B.      Both the City and the District must Demonstrate that the Exaction Satisfies the “Rough Proportionality” Test.

The City and the District are both responsible for the exaction, because both are public entities, and both have imposed the requirement upon the Schmehls.  There is no question that the City must show that its exactions satisfy the “rough proportionality” test.  In 2005, the Utah Legislature enacted § 10-9a-508 of the Utah Code, which authorizes cities to impose exactions on new development, within established limits:

(1) A municipality may impose an exaction or exactions on development proposed in a land use application . . .  if:

(a) an essential link exists between a legitimate governmental interest and each exaction; and

(b) each exaction is roughly proportionate, both in nature and extent, to the impact of the proposed development.

Utah Code Ann. § 10-9a-508(1).[22]  Furthermore, exactions analysis is required to implement constitutional protections for property owners and limit governmental authority.[23]  Since the City’s requirement that the Schmehls connect to a secondary water system is an exaction, it is subject to the “rough proportionality” test.

The City is imposing an exaction, because the Schmehls must install improvements to the secondary water system in order to obtain approval from the City for their development.[24]  After it is built, the system will be dedicated to the District, as required by the agreement explained above.[25]  But the City is the land use authority, and it has imposed the requirement. As with any requirement imposed by the City, the City must ensure that the requirement is not disproportionate in violation of the exaction law. There is no reason to give the City immunity for the requirements it imposes simply because another entity dictates the requirements. The City is requiring the Schmehls to construct and dedicate a public improvement.[26]  This is an exaction. Although the requirement is carried out by a separate entity, since the City imposes the requirement it is responsible to ensure that the exaction satisfies constitutional scrutiny.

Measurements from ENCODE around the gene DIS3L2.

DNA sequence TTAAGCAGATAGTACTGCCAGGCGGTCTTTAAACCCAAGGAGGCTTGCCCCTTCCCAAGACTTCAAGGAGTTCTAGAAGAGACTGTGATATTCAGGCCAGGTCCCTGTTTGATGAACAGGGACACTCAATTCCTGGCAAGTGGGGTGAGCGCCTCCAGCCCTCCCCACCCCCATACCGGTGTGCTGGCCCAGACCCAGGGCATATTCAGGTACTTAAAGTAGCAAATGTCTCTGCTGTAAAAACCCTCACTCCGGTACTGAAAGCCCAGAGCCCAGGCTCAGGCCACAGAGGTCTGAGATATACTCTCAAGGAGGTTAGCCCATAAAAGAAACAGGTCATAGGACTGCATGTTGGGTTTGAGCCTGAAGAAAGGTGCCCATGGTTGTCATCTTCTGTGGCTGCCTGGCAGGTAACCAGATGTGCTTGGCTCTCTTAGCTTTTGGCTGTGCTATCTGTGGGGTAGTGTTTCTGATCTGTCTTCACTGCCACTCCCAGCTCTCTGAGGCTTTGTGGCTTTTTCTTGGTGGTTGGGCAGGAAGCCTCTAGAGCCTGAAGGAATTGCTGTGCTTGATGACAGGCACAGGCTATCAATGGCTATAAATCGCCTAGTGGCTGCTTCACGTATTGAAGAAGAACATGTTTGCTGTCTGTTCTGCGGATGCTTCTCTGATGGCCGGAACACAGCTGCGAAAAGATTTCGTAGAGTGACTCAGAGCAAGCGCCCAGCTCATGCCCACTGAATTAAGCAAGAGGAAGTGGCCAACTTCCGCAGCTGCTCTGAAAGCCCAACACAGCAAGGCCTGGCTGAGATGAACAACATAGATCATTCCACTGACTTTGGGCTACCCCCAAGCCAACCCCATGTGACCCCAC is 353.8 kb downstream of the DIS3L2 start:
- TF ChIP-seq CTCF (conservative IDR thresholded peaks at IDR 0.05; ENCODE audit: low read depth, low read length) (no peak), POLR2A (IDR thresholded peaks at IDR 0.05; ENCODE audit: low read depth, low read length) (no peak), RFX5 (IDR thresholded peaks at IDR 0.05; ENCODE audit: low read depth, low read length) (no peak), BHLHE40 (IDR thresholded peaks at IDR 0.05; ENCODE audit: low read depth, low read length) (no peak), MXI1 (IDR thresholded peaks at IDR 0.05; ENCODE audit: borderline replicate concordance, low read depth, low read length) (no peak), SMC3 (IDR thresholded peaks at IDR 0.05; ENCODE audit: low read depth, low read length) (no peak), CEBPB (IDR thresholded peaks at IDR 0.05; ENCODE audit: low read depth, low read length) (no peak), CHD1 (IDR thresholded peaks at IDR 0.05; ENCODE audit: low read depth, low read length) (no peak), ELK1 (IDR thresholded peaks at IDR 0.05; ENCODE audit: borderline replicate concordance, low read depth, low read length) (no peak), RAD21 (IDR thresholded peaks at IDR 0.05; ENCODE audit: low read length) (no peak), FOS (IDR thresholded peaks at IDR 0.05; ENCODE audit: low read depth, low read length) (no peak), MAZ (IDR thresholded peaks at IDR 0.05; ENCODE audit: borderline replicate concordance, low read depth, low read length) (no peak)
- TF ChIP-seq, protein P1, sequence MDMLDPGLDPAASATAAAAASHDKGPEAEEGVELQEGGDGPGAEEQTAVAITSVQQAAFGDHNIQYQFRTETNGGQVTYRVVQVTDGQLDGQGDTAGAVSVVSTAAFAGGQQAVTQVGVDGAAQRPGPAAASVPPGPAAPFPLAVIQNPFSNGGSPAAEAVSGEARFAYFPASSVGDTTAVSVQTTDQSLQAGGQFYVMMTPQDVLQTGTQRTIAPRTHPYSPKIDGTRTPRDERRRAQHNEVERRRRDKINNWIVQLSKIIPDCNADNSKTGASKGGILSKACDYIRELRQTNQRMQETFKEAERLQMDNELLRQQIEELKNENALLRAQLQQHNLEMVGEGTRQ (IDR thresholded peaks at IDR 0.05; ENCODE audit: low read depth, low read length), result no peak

The District is also subject to “rough proportionality” analysis, because it is a public body which requires exactions as a condition of development.  Local Districts are public bodies, governed generally by Title 17B of the Utah Code.  The Weber-Box Elder Conservation District exercises powers normally associated with public agencies. It may, for example, levy assessments on private land within its boundaries, exercise eminent domain to acquire property, and may impose impact fees.[27] In fact, local districts have long been considered “quasi-public” agencies, and the scope of their authority is similar to that of local governments.  “Being public in [their] purpose and nature, [the] rights and duties [of local districts] are to be determined, generally speaking, by the same considerations which determine the rights and duties inhering in what are commonly known as municipal or public bodies.” Upper Blue Bench Irrigation District v. Continental National Bank & Trust Company, 93 Utah 325, 330, 72 P.2d 1048, 1050 (1937).  Therefore, the District must be considered a public body subject to the same constitutional restrictions as any governmental agency.  Section 10-9a-508 of the Utah Code does not specifically mandate that local districts conduct “rough proportionality” analysis when they impose exactions on development.  However, “rough proportionality” analysis is required of all governmental bodies to protect the constitutional rights of property owners against excessive exactions.[28]  Therefore, the District is also responsible for showing that requiring the secondary water connection satisfies the “rough proportionality” analysis required by the U.S. and Utah Constitutions.

C.     In Order to be Valid, the Requirement Must Satisfy “Rough Proportionality” Analysis.